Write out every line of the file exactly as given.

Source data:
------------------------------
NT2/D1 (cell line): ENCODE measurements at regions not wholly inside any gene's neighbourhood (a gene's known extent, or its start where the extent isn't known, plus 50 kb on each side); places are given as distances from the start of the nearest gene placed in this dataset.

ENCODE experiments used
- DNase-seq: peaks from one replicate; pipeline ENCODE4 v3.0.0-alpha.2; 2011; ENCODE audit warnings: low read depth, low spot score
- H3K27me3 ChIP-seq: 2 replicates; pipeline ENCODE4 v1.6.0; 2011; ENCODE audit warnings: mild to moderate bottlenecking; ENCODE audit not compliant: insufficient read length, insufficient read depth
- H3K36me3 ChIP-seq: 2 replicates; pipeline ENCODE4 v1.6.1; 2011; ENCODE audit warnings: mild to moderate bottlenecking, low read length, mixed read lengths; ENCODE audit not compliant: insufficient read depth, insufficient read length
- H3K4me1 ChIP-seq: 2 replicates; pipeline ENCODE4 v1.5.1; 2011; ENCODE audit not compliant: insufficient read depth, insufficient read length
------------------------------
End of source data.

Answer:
NT2/D1 (cell line): ENCODE measurements at regions not wholly inside any gene's neighbourhood (a gene's known extent, or its start where the extent isn't known, plus 50 kb on each side); places are given as distances from the start of the nearest gene placed in this dataset.

ENCODE experiments used
- DNase-seq: peaks from one replicate; pipeline ENCODE4 v3.0.0-alpha.2; 2011; ENCODE audit warnings: low read depth, low spot score
- H3K27me3 ChIP-seq: 2 replicates; pipeline ENCODE4 v1.6.0; 2011; ENCODE audit warnings: mild to moderate bottlenecking; ENCODE audit not compliant: insufficient read length, insufficient read depth
- H3K36me3 ChIP-seq: 2 replicates; pipeline ENCODE4 v1.6.1; 2011; ENCODE audit warnings: mild to moderate bottlenecking, low read length, mixed read lengths; ENCODE audit not compliant: insufficient read depth, insufficient read length
- H3K4me1 ChIP-seq: 2 replicates; pipeline ENCODE4 v1.5.1; 2011; ENCODE audit not compliant: insufficient read depth, insufficient read length